Advice for an uilleann pipes beginner

Advice for an uilleann pipes beginner

If any pipers here could give me some advice, it would be much appreciated.

I’m just coming to the end of my first block of lessons (13 in total) and will not be back at classes until September. I’m finding it hard to get a teacher for the summer months, so I’m basically looking for a list of straightforward tunes (say 3 jigs and 3 reels) that I could work away on myself until September comes around.

Are there typical tunes that people start out with on the pipes, just to get a feel for where the notes are on the instrument, ie without getting into taps, cuts, etc? I play the banjo already, so know a good repertoire of tunes, but would really appreciate some guidance from any resident pipers.

Go raibh maith agaibh.

Re: Advice for an uilleann pipes beginner

The best person to ask would be your current instructor. Write down the names of the tunes you know on banjo, show it to your instructor and ask him what to work on over the summer.

Re: Advice for an uilleann pipes beginner

If you know a good repertoire of tunes already, I would start with those. Much easier to learn a new instrument with tunes that are already in your head.

But if your banjo tunes go below the range of the chanter, or you just want some classic and fairly easy pipe tunes to learn, then there are some gems like these:

Jigs: Down the Back Lane, Sean Bui, Young Tom Ennis, Garret Barry’s, Tatter Jack Walsh.

Then there are the slip jigs, some of my favorite: O’Farrell’s Welcome to Limerick, Dinny Delaney’s, The Kid on the Mountain, etc.

Reels: so many to choose from; a few of my favorites: Jenny’s Wedding, The Connaught Heifers, The Merry Blacksmith, The Maids Of Mitchelstown, Within a Mile of Dublin.

Re: Advice for an uilleann pipes beginner

That’s the job, An Draighean!

Míle buíochas.

Re: Advice for an uilleann pipes beginner

It seems to be fairly standard uilleann pedagogy to start with double jigs (especially in the keys of D and G) as people’s first dance tunes.

Preferred are tunes with more limited range, which stay mostly in the low octave and don’t have a load of screaming High B’s and so forth.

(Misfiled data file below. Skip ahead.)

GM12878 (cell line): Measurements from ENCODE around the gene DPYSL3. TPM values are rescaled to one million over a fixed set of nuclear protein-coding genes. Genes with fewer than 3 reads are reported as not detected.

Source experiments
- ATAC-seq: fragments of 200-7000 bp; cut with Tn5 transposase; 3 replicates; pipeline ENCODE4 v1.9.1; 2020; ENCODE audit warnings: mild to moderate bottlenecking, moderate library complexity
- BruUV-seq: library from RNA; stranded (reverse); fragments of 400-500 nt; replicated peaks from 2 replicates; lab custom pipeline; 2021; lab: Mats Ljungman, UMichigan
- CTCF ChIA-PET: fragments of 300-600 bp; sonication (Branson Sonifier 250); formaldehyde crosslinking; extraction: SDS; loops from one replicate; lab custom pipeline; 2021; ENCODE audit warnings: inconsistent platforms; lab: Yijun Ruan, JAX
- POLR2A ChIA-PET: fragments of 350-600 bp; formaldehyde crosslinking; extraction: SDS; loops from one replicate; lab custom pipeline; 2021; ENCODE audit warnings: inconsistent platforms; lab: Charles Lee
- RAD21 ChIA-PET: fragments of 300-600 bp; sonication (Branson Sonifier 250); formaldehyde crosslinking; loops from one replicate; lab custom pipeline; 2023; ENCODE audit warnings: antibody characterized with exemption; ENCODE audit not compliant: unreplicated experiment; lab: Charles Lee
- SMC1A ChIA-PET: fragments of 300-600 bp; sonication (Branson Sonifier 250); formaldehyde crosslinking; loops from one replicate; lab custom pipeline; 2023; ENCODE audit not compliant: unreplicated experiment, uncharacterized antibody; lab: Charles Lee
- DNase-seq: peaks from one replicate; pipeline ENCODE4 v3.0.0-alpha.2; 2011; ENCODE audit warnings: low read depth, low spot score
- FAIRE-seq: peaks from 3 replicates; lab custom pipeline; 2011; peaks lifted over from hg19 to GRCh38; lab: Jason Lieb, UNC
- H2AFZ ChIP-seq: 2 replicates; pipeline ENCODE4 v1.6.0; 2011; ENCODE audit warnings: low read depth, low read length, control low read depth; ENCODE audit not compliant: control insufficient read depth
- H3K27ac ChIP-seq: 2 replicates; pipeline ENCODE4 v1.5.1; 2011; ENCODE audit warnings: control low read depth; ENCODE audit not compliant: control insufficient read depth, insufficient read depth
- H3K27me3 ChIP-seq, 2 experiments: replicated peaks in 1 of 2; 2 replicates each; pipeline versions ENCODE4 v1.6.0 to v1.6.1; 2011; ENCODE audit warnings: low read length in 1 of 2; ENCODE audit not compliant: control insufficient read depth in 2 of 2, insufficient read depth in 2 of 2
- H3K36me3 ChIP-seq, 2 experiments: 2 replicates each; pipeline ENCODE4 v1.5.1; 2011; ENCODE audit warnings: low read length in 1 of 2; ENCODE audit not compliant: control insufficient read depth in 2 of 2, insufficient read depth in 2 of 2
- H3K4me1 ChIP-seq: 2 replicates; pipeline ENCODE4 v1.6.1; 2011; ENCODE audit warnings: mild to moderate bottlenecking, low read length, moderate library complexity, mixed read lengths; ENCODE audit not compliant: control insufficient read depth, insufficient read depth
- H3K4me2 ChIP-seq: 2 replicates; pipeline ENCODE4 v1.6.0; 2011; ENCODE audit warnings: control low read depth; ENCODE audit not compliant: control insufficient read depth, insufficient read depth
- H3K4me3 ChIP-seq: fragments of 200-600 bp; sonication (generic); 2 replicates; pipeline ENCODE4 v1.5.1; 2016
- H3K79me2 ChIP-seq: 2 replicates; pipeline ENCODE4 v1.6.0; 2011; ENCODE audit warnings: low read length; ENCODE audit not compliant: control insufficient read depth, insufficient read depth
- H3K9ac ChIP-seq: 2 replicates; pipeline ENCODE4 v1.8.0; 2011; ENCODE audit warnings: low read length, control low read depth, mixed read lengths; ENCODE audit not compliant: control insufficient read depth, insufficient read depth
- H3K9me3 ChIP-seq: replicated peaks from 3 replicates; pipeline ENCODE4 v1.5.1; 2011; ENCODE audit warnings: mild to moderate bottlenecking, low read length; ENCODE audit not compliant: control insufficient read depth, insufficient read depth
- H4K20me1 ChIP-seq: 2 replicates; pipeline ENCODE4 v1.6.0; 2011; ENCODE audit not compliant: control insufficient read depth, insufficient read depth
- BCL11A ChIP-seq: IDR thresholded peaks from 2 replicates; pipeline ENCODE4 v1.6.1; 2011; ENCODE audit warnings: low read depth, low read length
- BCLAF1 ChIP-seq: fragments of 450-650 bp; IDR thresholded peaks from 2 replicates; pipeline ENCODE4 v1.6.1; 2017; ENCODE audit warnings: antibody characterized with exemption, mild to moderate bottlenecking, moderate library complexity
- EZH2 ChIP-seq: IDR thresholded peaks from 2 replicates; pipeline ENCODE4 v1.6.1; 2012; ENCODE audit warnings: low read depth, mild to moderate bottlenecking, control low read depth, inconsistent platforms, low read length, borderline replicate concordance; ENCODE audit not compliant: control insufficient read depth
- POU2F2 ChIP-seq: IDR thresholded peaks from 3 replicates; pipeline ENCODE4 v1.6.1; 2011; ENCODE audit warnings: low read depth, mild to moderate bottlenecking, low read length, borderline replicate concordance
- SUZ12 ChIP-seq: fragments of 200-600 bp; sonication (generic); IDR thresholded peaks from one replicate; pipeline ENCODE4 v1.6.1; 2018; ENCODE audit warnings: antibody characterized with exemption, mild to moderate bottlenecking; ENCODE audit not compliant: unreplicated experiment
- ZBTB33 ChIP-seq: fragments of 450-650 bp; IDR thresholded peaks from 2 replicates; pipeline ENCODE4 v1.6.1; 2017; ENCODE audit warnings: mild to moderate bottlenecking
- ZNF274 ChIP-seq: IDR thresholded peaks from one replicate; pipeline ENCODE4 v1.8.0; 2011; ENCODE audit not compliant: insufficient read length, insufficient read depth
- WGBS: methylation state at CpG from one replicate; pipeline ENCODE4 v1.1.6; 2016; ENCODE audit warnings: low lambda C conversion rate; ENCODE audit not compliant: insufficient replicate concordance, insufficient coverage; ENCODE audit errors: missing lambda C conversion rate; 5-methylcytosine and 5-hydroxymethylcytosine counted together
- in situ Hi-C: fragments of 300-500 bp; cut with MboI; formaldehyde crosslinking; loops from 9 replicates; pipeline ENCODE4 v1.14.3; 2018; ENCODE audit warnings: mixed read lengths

Some tunes just fall under the fingers, on the uilleann chanter, than others.

An Draighean mentions Sean Bui and that’s what I start people on.

Personally I don’t think the tunes are the main thing. The most important thing is how you practice. "Practice doesn’t make perfect… PERFECT practice makes perfect" is how the saying goes.

From what I read somewhere Leo Rowsome didn’t have his pupils play tunes at all until, what, the 2nd or 3rd year? It was all scales and arpeggios and other exercises. I do a little of that: I have a page of exercises that the beginner has to master before we do tunes, under the theory that you need to be able to negotiate your way around the chanter before you start trying to blast through tunes. My exercise sheet covers every interval on the chanter, and once mastered the pupil will never encounter anything in any tune that he hasn’t already done. (I do the same thing with flute and whistle BTW.)

But I know that exercises fly in the face of the way ITM is taught nowadays, where people just start hammering away at tunes and let technique get addressed on the fly as hitherto unaddressed problem bits are encountered.

But whether tunes or exercises the important thing is how you practice, slowly and precisely, with every note-change utterly clean, no wonky bits, no "crossing noises", each note pure and clean and in tune and blown with even pressure. Personally I would keep ornamentation to a minimum and strive for clean precision at this point in time. To hear this in action, slow down a recording of Paddy Keenan playing a jig to half-speed. You’ll be amazed at how clean it is, how uncluttered.

Re: Advice for an uilleann pipes beginner


Na piobairí Uilleann have video tutors on their source website which are divided into beginner intermediate advanced etc. I found these useful when my tyutor went off to work in CHina for 7 months of the year.
the dvds they do also start off easy and progress, can be useful to start to get your head around what sort of ornamentation work well on pipes for certain tunes or note patterns.
Youtube can be variable for quality of the music some are people learning themselves but OAIM and offer samples which can be useful to look at even just to work out which tunes beginners are playing

Otherwise tutors even tin whistle ones tend to have tunes that work well on the pipes etc

Re: Advice for an uilleann pipes beginner

Paddy O’Rafferty is another good one to get the fingers warmed up.

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